County Seeks Input on Walk, Bike, Hike Plan April 11 in Somerville
Have you ever taken a jog around Blawenburg, Belle Mead, or Skillman, and come to the end of a sidewalks and passable trails, running straight into brush? Or do you wait until weekends to fiddle with your car’s bike rack, and drive to Princeton, New Hope, or elsewhere to get your feet and two wheels turning?
Somerset County wants to hear from residents at its spring public session — Thursday, April 11, starting at 5 pm at the County Administration Building, 20 Grove Street in Somerville — on the comprehensive “Walk, Bike, Hike Plan” shaping up for paths and trails near you. A presentation and maps of existing and potential network connections of county trails, bike lanes and paths aims to “set the course.”
The Walk, Bike, Hike plan with its tagline, “Connecting Vibrant Communities” is a work in progress that continues to evolve with community and municipal officials’ input. According to Kenneth Weeden, AICP, Supervising Transportation Planner with the county Planning Division, funding for this plan came from a two-year Regional Study grant from the NJTPA (North Jersey Transportation Planning Authority) which is expiring at the end of June. This year more funding for the county plan and its implementation will be sought.
Somerset County’s website describes its new plan as “an integrated network of multi use trails, paths and bicycle infrastructure that serve a variety of transportation needs by connecting all users to opportunities, services, and destinations in the region.” Safety considerations for walkers, bikers, and drivers remains the top priority as the draft plan evolves. County Engineering and Public Works officials help scrutinize each step. Weeden said the mapping is being refined almost daily as County Planning, County Parks staff or municipalities find new routes.
“We met with Montgomery a few months ago, including Planning and Open Space staff, and they gave us great input. We hope to have them provide further input at meetings over the coming weeks. Obviously on April 11 and beyond we welcome public input on the draft — it is a living document as the mapping evolves with new potential and as we review it with consultants and both public and municipal partners,” he explains.
Montgomery Township Health Officer Stephanie Carey spoke with the News in mid-March about the county’s Walk, Bike, Hike Plan and its genesis with the Healthier Somerset Coalition, involving a network of healthcare providers, county and municipal divisions, businesses, schools, nonprofits and faith-based organizations.
“Our Community Health Improvement Plan is really endorsing the idea of creating connectivity between trails so they can be used both for recreation and as another way to get around safely. The Montgomery Health Department is working with Somerset County Planning Division and its director Walter Lane, as well as Montgomery Township, to facilitate awareness of our trails system and to try to bring some resources to close some of the gaps in the bike trail system. The idea is if it’s easier and safer for people to be active then people will be more active,” Carey explained.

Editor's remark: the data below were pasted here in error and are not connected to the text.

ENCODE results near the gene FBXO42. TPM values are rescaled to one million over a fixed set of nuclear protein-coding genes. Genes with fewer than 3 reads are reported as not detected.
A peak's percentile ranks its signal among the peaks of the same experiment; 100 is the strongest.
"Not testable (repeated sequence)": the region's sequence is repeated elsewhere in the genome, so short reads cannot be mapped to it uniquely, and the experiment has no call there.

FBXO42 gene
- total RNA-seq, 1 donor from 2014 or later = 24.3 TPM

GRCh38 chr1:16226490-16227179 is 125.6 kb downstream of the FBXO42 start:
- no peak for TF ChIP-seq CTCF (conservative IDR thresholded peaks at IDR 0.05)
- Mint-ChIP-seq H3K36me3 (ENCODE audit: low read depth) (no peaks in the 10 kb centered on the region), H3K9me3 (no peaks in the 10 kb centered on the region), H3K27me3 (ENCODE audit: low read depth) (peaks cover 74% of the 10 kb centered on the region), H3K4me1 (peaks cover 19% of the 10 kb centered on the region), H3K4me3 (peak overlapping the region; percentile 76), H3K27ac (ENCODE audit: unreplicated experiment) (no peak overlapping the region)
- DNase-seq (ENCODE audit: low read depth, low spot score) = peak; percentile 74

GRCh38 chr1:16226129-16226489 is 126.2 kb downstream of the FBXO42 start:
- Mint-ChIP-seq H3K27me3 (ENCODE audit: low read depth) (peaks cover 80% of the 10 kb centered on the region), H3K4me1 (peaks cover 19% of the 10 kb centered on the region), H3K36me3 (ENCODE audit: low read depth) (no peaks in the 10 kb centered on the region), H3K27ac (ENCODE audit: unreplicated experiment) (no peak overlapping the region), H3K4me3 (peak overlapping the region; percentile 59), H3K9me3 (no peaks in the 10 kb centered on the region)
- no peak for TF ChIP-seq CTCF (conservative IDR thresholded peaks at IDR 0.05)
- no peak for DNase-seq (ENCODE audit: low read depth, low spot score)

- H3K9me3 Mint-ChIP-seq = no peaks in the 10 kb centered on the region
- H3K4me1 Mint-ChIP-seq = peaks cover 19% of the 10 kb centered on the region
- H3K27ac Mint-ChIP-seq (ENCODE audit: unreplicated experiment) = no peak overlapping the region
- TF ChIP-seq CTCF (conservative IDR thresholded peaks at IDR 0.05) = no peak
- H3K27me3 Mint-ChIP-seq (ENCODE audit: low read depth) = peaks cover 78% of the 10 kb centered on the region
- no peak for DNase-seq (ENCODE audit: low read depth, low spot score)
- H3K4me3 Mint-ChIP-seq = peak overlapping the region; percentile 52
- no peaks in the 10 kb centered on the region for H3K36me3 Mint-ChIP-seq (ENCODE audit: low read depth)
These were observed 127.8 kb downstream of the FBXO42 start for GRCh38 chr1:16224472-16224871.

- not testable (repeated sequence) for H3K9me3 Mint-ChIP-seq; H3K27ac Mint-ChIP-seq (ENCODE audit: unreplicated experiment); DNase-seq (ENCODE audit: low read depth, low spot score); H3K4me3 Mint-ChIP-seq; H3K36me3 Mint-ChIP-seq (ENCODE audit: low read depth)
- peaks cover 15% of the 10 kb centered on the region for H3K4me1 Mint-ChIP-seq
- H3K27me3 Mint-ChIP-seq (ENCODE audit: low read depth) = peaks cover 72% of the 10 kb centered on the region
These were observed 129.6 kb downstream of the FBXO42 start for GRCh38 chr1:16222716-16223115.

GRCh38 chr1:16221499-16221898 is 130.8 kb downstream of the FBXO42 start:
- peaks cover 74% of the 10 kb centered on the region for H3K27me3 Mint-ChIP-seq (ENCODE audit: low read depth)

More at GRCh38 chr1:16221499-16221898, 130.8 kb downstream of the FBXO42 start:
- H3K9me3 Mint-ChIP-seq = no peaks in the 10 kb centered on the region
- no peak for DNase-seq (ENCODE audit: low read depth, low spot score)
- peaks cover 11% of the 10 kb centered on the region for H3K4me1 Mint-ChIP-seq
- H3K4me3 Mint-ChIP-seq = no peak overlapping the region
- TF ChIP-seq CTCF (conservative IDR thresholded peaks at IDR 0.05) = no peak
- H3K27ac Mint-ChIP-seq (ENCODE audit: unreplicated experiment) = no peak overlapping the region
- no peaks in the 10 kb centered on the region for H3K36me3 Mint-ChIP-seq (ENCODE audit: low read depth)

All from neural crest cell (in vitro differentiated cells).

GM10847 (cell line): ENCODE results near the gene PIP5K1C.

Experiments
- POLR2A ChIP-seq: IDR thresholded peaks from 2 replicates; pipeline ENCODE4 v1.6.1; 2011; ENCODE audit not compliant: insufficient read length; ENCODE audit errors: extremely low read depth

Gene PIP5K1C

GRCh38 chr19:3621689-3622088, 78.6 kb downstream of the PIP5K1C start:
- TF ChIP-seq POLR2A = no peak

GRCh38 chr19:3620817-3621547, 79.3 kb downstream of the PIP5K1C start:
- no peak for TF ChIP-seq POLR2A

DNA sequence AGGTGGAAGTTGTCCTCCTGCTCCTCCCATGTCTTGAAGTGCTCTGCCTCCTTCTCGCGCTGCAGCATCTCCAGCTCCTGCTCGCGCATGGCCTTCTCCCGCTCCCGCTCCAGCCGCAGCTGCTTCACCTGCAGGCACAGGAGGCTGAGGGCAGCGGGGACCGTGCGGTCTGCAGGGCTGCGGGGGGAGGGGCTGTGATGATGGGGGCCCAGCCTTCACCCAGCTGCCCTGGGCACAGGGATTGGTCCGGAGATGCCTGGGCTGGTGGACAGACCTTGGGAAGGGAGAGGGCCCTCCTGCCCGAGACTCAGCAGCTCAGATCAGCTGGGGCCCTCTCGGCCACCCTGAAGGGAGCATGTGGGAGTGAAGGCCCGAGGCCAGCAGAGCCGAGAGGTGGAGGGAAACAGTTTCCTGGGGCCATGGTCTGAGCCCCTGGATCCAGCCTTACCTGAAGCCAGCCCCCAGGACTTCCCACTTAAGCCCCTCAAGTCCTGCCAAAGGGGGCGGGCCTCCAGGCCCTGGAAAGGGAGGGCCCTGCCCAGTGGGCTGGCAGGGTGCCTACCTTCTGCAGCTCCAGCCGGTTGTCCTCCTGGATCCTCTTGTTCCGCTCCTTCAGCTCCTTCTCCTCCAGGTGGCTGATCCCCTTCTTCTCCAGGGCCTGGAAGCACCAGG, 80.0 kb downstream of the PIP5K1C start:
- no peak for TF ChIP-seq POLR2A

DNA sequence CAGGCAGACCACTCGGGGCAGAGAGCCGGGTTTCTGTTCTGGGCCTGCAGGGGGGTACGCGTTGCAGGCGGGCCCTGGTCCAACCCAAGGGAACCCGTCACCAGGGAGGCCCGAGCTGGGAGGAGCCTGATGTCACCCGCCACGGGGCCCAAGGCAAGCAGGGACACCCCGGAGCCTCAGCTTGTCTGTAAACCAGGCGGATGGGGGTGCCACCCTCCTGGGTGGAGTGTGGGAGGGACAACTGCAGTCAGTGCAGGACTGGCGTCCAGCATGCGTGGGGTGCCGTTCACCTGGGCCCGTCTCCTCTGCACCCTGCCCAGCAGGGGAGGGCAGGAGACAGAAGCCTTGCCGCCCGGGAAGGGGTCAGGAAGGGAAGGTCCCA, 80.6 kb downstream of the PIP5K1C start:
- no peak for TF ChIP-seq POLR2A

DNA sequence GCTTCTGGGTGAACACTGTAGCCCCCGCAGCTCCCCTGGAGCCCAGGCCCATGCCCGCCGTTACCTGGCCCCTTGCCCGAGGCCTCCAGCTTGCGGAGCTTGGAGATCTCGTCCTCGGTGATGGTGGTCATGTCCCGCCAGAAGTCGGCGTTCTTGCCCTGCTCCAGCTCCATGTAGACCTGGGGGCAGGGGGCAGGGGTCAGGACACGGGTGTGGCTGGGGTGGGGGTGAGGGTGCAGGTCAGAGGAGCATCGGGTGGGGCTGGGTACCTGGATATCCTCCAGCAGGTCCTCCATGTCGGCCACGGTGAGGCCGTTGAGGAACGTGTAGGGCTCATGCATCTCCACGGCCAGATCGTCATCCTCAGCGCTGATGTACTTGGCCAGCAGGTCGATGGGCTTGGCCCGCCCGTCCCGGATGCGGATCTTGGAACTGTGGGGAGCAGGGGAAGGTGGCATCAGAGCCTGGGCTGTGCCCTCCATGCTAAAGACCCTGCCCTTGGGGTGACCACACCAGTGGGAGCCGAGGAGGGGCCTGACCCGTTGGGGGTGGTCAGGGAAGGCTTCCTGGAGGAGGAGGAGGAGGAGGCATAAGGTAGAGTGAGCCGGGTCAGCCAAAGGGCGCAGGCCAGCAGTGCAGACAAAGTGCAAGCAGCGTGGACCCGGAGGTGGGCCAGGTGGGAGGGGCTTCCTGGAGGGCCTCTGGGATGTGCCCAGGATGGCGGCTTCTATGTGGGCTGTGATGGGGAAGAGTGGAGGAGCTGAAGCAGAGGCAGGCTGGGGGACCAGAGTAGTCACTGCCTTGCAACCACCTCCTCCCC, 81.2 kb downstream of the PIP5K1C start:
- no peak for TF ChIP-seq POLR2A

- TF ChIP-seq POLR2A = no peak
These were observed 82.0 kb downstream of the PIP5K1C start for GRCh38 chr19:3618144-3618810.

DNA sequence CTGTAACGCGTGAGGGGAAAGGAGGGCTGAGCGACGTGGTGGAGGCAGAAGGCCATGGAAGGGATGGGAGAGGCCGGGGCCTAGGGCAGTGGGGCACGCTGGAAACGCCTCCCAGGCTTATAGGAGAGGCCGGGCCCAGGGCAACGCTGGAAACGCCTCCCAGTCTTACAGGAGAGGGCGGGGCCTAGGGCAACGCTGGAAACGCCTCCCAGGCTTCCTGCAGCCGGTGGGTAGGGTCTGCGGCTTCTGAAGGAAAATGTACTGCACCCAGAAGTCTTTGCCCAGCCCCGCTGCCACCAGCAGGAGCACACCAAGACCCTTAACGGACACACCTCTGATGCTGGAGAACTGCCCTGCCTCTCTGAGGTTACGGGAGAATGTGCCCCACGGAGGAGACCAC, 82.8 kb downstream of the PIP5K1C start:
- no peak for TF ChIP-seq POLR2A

The first public meeting on the Walk, Bike, Hike Plan was held in Somerville on November 29, 2018, and the county posted its PowerPoint and a PDF map of existing trails online. Locally, Montgomery’s Planning Director Lori Savron and Open Space Coordinator Lauren Wasilauski are proactive with Somerset County officials and engineers on the planning portions of area trails and paths.
According to Carey awareness of the beautiful existing trails in the county is a complimentary goal to an expansion.
“It would be wonderful to have a uniform countywide map so people know where trails are and where they lead to. Then there is a practical problem of connecting them. There are ¼ mile gaps where someone could die trying to get from the bike trail to the next piece of roadway. That keeps a lot of people from doing any bicycle commuting. So there is the knowledge and outreach addressing where a safe place to bike or hike is, then there’s investment in Complete Streets policy. The construction priority is trying to identify those places we need to fill in the gaps so people can consider biking or walking for transportation,” she said.
Recent examples of Complete Streets and increasing walkability in Montgomery, as prescribed by Planning Board and departmental review of applications, include the sidewalks along Route 206 in front of the car dealerships at the southern edge of town, as well as the new Country Club Meadows retail components at 206 and Belle Mead-Griggstown Road, which includes a pedestrian crosswalk. Carey commented on the Montgomery Promenade site plans, Madison Marquette developers included a bike rack area.
“New developments coming in need to meet the Complete Streets standards to make it safe for walking and bicycling while reasonable for cars. Hopefully younger people (adolescents) can get around without having to get behind 2,000 pounds of steel and reducing carbon emissions. Then there is a question of connecting the new and existing. Planning Director Lori Savron has worked with project managers to examine connector pathways, helping create a ‘walkshed’ or ‘bikeshed’ with everything leading to a main trail. There is an environmental aspect and economical aspect, but our health is an often-overlooked underpinning with all of this. A healthy environment is where healthy people live,” Carey says.
Carey noted Walk, Bike, Hike collaborations led by County Planning Director Walter Lane, a presenter at many Central Jersey Transportation Forum meetings, and “transportation advocate” Linda Rapacki, marketing manager of Bridgewater-based 501c3 nonprofit RideWise. Residents who would like more information about this countywide project are asked to email firstname.lastname@example.org.